Arguments

This is a discussion on Arguments within the A Brief History of Cprogramming.com forums, part of the Community Boards category; I've been in a lot of arguments/debates since I came here. Is that because there are a lot of arguments/debates? ...

  1. #1
    Nonconformist Narf's Avatar
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    Arguments

    I've been in a lot of arguments/debates since I came here. Is that because there are a lot of arguments/debates? Or am I just wrong or controversial so often that I have to keep defending my position? Not that I really care, I'm just curious.
    Just because I don't care doesn't mean I don't understand.

  2. #2
    Lead Moderator kermi3's Avatar
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    The former.
    Kermi3

    If you're new to the boards, welcome and reading this will help you get started.
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  3. #3
    Bob Dole for '08 B0bDole's Avatar
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    THIS IS AN OUTRAGE. YOU ARE WRONG.

    </argues>
    Hmm

  4. #4
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    It's because there are as many ways to solve a problem as there are programmers to solve it. And we all like to think our opinion is the only and correct opinion. I only made a misstake once -- I thought I was wrong, but I was wrong

  5. #5
    Crazy Fool Perspective's Avatar
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    i disagree.

  6. #6
    Banned nickname_changed's Avatar
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    You should never have to feel this way.

    Theres a good book about arguments called "How To Have A Beautiful Mind" by the guy behind "The Six Hats of Thinking" (not to be confused with 'A Beautiful Mind' the movie).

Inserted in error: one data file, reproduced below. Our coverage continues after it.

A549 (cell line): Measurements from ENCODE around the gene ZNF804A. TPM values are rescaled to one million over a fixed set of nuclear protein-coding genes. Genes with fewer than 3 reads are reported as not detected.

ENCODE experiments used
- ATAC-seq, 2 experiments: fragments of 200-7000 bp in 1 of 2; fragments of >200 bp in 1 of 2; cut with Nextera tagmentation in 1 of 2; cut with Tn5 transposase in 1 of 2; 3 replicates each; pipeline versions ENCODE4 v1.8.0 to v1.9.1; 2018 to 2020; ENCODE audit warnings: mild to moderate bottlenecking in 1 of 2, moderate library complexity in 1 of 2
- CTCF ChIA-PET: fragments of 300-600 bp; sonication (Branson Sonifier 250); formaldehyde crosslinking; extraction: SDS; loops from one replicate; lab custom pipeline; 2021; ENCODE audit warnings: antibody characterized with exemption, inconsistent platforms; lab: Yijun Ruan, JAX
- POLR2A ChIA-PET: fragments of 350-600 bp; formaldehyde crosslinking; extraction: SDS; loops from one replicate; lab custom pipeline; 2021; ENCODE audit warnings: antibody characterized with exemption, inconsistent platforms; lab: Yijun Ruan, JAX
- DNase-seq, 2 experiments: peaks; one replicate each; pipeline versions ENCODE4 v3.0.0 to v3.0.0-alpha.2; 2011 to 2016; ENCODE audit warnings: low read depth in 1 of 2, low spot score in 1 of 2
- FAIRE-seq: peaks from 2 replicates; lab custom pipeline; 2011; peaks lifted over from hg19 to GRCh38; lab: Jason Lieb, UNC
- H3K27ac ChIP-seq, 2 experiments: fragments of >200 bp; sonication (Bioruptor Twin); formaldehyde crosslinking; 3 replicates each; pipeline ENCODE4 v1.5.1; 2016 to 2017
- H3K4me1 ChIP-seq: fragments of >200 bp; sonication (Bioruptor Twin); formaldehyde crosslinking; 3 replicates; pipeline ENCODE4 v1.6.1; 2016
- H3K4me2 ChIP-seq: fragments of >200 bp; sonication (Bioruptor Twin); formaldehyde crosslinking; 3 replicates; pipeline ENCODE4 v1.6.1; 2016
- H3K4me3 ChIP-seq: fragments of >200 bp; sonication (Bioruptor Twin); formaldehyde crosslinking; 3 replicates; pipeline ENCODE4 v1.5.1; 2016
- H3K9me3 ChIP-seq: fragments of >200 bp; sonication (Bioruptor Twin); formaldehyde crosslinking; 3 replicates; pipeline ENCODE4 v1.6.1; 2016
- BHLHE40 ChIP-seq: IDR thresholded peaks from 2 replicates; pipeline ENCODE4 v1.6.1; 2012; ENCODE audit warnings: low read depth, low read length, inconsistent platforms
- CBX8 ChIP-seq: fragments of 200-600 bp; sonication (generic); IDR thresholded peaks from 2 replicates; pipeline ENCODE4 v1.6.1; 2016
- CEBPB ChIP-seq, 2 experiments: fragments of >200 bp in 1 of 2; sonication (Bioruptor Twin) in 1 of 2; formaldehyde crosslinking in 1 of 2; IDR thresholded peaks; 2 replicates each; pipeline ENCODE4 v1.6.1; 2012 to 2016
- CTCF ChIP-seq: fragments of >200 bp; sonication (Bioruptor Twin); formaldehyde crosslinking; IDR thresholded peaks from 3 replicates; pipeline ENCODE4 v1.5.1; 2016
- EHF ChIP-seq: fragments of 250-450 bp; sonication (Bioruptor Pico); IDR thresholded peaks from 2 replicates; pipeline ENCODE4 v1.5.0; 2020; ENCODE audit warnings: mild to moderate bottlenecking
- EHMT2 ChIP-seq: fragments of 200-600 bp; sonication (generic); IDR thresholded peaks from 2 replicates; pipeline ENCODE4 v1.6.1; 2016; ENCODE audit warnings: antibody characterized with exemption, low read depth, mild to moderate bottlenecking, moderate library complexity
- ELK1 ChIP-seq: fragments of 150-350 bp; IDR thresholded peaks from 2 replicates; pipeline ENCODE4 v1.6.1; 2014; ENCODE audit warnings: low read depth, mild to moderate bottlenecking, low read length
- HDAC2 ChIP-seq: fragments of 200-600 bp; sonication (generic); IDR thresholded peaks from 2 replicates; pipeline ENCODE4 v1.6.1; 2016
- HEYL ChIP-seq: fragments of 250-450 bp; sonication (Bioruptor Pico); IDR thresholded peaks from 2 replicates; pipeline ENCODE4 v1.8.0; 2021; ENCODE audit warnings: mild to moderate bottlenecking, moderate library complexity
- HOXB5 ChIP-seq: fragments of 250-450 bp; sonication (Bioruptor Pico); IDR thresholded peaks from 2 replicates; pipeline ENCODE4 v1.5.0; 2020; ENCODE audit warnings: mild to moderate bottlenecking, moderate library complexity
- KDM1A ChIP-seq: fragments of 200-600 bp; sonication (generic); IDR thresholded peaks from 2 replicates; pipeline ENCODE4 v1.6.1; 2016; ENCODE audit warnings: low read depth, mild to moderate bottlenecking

One of the things he talks about is how a typical argument works. 99% of the time, a discussion is between two people who often have different views. They say something, then try and defend it. It's a preconcieved idea and they aren't really willing to change their mind. They feel smart if they win (by the other person giving up) or bullying them by talking over them. People get very defensive this way.

    In these sorts of discussions, whilst people say they're just exploring the issue, in reality they aren't. They're trying to prove the other person wrong by pointing out all the holes in their arguments. If they think of something that could support the other persons argument, do they point it out? Of course not.

    The legal system in most western countries works the same. If a prosecutor has proof that the defendant can't be guilty, do they say anything? Of course not. Thats the defending lawyers responsibility. Its a very crude and inefficient way of exploring a topic, not a whole lot better than the medieval system of a duel to the death to prove ones innocence (the only difference is, the duelers are lawyers and use words rather than swords).

    In a perfect world, lawyers would work together to explore the subject and come up with a conclusion. This would never work though, because lawyers don't make money unless they win cases.

    In conversation or in a meeting though, this method is just as bad. People say something and then work to defend it. I'm sure everyones guilty of thinking up reasons why the other persons argument is actually better than yours, but you don't say so because then you'd be wrong and the other person wins.

    This is related back to the education system. In school and even university, you're punished for being wrong. It's bad to be wrong, and you should never make mistakes. And most certainly, don't ever admit to being wrong.

    The book "The Six Hats of Thinking" is good, because it's an alternative to the traditional "I'm right, you're wrong" argument style.

    Basically, you and the other parties sit down and start talking about the subject. Someone says "right, red hat time" (don't roll your eyes at the dumb hat thing. The red hat means passion and emotion. Everyone just says what they think about the topic. You don't explain why, and you don't have to back it up, you just blurt it out. This is where you say "I don't like the idea of that design" or "I don't feel gay marriage is good for society". Anyone who says "Why?" is to be shot. This is a time for just telling people what you feel.